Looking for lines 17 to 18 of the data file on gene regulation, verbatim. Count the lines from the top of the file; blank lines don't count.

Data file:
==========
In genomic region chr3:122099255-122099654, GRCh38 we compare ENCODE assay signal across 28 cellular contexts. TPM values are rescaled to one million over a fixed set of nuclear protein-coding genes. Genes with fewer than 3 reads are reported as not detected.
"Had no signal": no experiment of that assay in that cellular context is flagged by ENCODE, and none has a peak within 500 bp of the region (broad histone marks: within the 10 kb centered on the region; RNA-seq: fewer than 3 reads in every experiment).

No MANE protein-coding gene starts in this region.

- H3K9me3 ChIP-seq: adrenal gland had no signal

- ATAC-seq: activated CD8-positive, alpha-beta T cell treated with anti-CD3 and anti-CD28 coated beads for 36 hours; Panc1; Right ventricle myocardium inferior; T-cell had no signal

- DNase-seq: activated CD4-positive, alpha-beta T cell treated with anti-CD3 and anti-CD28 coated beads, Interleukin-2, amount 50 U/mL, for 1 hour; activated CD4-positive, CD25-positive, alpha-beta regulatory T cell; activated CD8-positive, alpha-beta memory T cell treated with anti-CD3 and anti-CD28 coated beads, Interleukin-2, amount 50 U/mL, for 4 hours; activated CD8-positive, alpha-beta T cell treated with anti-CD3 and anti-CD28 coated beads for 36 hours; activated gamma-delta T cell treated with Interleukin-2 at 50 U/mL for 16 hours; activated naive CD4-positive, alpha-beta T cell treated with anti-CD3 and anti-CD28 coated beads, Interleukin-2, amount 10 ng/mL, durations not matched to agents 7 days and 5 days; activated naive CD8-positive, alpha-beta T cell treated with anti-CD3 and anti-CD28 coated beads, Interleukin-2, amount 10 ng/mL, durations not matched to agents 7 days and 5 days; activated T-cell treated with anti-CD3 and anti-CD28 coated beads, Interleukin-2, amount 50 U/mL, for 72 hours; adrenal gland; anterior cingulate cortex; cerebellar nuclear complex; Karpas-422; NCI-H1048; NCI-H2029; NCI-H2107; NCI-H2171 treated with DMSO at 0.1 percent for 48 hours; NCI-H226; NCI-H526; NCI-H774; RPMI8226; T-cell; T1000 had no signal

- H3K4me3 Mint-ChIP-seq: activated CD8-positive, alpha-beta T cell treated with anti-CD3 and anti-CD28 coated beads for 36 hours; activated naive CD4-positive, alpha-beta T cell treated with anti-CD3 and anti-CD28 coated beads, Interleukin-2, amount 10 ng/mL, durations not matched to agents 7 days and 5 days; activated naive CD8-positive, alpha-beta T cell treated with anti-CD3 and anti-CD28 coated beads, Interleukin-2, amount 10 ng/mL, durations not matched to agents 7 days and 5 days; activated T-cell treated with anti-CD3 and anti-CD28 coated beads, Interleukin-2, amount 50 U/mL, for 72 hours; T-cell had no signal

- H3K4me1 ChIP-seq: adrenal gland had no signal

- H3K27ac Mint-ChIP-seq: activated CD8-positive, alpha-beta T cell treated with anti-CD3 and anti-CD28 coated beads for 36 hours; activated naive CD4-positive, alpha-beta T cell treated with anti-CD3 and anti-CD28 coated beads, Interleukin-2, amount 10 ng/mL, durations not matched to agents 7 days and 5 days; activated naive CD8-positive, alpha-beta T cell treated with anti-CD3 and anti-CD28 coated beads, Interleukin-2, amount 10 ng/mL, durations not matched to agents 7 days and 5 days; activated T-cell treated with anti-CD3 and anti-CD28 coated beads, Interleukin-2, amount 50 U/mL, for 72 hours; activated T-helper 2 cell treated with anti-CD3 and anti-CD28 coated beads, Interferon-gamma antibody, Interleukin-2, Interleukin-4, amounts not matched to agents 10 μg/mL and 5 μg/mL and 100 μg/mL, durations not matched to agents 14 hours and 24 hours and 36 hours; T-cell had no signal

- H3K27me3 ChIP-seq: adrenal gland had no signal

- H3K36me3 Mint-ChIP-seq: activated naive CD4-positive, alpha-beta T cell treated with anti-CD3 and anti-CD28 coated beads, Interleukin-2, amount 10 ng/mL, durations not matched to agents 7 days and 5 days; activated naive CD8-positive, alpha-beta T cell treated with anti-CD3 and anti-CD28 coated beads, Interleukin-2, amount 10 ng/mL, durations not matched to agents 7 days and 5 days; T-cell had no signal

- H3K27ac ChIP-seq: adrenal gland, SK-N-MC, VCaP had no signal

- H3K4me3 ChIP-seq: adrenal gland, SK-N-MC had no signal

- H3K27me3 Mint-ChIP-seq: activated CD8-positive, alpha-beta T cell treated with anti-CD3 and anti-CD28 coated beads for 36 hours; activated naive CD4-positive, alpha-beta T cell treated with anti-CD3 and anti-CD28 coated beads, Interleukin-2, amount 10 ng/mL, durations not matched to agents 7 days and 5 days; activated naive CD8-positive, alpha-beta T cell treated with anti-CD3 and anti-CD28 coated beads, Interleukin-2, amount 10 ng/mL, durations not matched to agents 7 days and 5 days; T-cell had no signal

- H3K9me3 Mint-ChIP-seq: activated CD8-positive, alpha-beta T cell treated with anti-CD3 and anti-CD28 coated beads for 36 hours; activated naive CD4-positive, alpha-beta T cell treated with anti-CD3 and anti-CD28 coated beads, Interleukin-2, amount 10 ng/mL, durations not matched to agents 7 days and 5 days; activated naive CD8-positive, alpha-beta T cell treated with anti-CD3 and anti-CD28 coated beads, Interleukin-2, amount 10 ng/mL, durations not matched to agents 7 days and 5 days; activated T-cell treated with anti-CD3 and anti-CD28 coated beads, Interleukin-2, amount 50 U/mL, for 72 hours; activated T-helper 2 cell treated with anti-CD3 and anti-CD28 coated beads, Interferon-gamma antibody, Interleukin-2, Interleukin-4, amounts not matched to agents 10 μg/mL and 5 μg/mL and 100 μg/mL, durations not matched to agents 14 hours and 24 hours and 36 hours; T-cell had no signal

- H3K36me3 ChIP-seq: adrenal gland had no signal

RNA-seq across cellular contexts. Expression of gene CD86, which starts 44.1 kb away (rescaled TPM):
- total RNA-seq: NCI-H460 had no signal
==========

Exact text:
RNA-seq across cellular contexts. Expression of gene CD86, which starts 44.1 kb away (rescaled TPM):
- total RNA-seq: NCI-H460 had no signal